July 14, 2003
In this poster, Matheron and colleagues presented follow-up data from a study that was recently published which looked at the 48-week safety and efficacy of two combination regimens comparing the three nucleoside analogue regimen of AZT (zidovudine, Retrovir) + 3TC (lamivudine, Epivir) + abacavir (ABC, Ziagen) versus Combivir (AZT + 3TC) plus the protease inhibitor nelfinavir (NFV, Viracept). It should be stated that nelfinavir was given three times daily in this study, compared to the current twice-daily dosing currently given.
This poster presented longer-term follow-up (two years or greater) data on patients still remaining on these regimens. The study included a single follow-up visit to analyze several laboratory parameters and clinical side effects of the regimens. There were 192 subjects enrolled in the original study (CNAF3007), 92 of whom were enrolled in the current study (47 in the AZT/3TC/abacavir arm and 45 in the AZT/3TC/nelfinavir arm).
The patients were analyzed in two ways. First, an intent to treat (ITT) analysis was used, in which all patients who were randomized and who received treatment were included. In an ITT analysis, patients with missing data or who have changed their regimen are considered failures. The authors also included an ITT in which a switch in therapy was not considered a failure. Second, they performed an as treated (AT) analysis, which evaluates only those people receiving the randomized treatment who generally manage to stay on the assigned treatment for the duration of the study. Usually an ITT analysis is a more rigorous way of looking at the data than an AT analysis.
The treatment arms were fairly evenly matched with respect to gender (75 percent male in each arm), age, baseline and week 48 viral load (from the first study); however, the baseline and week 48 mean CD4 counts were over 100 cells higher in the nelfinavir arm. At the two-year follow-up visit, patients were more likely to have remained on the AZT/3TC/abacavir arm (70 percent) compared to the AZT/3TC/nelfinavir arm (33 percent), and 80 percent were more likely to remain on their original AZT/3TC/abacavir arm for two years compared to 53 percent on the nelfinavir arm.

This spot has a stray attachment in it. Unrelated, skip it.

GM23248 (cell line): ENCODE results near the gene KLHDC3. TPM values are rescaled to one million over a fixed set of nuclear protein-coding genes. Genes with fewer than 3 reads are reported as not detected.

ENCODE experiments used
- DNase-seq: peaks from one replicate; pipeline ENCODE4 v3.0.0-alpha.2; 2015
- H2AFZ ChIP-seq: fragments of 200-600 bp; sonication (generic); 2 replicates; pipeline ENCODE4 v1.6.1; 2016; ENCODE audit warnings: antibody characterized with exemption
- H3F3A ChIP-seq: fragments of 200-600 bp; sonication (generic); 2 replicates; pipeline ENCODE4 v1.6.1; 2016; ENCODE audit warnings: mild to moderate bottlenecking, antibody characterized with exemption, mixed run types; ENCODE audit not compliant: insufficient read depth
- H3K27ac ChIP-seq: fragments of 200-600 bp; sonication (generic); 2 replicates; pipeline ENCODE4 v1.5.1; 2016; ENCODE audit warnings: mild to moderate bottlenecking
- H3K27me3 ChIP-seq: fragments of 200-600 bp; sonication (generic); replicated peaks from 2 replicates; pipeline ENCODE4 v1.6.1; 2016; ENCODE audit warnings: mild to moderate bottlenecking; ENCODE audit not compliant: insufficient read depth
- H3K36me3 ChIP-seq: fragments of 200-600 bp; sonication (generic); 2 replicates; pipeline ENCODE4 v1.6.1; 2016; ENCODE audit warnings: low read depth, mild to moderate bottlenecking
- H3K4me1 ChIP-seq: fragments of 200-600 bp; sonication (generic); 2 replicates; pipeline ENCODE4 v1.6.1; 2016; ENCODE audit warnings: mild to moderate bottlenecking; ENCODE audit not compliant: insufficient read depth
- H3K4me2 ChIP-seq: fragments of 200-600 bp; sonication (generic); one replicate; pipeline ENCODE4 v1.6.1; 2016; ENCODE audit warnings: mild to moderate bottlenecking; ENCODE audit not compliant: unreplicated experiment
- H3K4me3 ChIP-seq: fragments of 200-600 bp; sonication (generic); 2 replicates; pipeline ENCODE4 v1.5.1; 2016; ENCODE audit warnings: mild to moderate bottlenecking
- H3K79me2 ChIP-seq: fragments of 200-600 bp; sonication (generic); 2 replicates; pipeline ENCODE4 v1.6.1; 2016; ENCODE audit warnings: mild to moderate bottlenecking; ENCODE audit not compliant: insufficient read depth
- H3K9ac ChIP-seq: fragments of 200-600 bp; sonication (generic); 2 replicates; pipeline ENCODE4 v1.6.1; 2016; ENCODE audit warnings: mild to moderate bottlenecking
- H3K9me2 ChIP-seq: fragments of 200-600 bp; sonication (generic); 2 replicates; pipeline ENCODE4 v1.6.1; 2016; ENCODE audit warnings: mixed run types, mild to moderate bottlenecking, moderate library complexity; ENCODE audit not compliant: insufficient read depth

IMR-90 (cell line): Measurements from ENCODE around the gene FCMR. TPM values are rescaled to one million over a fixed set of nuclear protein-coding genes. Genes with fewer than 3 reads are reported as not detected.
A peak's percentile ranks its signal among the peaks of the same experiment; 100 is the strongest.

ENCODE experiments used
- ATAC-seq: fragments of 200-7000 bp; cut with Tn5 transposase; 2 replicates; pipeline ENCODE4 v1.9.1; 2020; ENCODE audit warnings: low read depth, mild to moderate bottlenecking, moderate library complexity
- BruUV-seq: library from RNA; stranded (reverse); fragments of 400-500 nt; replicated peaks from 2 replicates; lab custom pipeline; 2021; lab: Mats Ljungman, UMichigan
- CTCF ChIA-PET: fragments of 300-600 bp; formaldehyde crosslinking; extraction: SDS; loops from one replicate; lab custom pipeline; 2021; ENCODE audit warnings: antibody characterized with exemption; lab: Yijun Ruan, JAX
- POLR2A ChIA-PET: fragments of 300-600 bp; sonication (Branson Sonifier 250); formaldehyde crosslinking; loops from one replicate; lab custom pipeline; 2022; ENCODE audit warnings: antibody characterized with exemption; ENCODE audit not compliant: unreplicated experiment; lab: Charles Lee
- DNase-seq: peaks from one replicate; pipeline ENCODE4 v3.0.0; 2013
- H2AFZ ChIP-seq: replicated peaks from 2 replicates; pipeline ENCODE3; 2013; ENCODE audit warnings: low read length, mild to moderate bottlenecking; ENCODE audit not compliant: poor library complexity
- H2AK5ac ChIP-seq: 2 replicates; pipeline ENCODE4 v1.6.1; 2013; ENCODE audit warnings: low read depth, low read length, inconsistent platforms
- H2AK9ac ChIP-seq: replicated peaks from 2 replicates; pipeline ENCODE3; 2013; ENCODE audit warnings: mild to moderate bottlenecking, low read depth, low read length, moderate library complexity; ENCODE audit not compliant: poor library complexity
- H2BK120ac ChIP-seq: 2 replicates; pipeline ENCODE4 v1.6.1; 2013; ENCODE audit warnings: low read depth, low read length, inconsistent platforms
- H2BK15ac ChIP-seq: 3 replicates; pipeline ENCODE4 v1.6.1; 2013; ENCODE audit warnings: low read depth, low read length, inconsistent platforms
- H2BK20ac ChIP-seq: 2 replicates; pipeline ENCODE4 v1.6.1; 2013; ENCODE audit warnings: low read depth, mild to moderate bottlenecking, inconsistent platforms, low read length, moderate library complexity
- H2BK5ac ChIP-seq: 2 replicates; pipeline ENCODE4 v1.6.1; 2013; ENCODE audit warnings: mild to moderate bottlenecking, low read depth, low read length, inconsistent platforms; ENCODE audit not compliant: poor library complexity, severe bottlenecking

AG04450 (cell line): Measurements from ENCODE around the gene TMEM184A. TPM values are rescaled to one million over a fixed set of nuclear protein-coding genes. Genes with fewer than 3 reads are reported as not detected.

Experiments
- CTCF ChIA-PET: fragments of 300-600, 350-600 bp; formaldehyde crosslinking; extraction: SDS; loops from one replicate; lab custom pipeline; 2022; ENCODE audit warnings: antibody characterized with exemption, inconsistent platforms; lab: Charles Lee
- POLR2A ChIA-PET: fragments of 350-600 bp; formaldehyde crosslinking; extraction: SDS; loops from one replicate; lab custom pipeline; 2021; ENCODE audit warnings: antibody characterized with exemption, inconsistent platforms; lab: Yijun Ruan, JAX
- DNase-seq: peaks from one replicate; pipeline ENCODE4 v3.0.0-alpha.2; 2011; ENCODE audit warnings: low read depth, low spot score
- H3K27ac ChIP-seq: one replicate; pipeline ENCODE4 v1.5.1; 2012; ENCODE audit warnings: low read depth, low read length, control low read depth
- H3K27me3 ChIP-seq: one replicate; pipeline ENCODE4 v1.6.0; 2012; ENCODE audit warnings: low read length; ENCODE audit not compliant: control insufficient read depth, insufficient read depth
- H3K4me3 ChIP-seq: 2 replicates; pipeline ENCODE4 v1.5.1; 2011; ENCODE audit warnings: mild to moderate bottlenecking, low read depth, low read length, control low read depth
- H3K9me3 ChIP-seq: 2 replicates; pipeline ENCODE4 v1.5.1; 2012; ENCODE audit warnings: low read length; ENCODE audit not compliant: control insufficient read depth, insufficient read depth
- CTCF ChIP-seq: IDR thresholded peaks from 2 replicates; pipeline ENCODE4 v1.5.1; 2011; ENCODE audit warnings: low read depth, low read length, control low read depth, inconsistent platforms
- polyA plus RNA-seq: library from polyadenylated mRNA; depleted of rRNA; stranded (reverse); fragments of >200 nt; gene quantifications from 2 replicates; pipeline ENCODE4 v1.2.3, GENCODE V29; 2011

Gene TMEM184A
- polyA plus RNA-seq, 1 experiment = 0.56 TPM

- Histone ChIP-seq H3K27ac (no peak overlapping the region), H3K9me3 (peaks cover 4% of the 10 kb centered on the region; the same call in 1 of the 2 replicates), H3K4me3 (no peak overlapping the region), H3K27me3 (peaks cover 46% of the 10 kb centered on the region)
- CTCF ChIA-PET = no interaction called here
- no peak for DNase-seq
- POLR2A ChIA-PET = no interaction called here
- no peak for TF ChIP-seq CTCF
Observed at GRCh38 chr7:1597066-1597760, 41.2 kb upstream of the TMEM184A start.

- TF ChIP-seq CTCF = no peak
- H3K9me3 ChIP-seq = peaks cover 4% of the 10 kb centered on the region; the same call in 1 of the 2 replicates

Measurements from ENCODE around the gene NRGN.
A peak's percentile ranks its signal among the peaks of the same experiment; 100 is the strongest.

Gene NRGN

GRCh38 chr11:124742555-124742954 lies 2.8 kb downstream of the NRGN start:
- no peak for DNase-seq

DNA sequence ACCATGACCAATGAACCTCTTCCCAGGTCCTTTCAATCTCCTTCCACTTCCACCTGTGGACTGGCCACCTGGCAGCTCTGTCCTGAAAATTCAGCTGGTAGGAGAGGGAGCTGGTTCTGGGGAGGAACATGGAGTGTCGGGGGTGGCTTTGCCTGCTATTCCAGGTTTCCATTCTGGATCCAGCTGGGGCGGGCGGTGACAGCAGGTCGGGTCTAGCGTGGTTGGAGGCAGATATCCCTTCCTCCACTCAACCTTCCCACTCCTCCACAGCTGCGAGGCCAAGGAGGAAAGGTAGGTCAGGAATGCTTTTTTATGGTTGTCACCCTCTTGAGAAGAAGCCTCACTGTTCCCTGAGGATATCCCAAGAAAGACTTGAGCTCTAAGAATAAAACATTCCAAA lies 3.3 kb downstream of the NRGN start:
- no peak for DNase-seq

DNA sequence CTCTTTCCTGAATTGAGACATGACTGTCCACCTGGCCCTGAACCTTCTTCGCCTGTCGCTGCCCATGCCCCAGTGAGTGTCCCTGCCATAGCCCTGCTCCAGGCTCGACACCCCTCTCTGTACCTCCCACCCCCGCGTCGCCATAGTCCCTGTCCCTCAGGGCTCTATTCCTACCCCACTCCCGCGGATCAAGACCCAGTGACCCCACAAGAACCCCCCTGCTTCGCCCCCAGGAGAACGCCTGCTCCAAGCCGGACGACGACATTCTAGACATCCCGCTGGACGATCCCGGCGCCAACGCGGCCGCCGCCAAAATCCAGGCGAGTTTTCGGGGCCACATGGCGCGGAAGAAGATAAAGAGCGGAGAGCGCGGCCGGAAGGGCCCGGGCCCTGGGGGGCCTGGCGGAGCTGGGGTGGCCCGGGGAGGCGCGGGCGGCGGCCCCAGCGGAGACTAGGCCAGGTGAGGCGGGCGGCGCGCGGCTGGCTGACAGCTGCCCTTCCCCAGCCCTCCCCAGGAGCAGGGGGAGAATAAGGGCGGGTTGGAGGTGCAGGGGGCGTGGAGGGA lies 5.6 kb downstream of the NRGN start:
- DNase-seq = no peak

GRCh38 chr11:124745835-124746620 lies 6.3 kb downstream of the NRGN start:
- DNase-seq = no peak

The specific reasons or side effects explaining why more people discontinued the nelfinavir arm were not presented. In the nelfinavir arm 11 out of 30 patients switched to abacavir. The follow-up visit (time on the regimen) was almost one year longer on the AZT/3TC/abacavir arm. There was a small, but not significant further increase in CD4 count in both the ITT and AT analyses.
In an ITT analysis in which switching regimens equals failure, 55 percent of the AZT/3TC/abacavir arm versus 24 percent of the AZT/3TC/nelfinavir arm had an undetectable viral load (less than 50 copies/mL). If one looks at the AT analysis, 26/33 (79 percent) of the AZT/3TC/abacavir arm and 9/13 (69 percent) of the AZT/3TC/nelfinavir arm had an undetectable viral load, implying that for those who stayed on the nelfinavir regimen and had not failed or switched, the level of sustained response was almost the same as the abacavir arm. There was no difference in the glucose or triglyceride levels between arms. There was a minimal increase in total cholesterol in the nelfinavir arm compared to no increase in the abacavir arm. There was no difference between the treatment arms with respect to signs of lipodystrophy.
This study indicates that a regimen of AZT/3TC/abacavir is apparently better tolerated and more durable in terms of virologic response compared to a regimen of AZT/3TC/nelfinavir. AZT/3TC/abacavir is probably associated with better adherence to a twice-daily regimen and lower pill counts, and less gastrointestinal side effects, although this was not specifically stated in the poster. How an AZT/3TC/abacavir regimen would compare to an AZT/3TC/nelfinavir regimen, with nelfinavir given twice daily, or with the new formulation (two 625 mg tablets given twice daily), thereby reducing the doses and pill burden, is not known.
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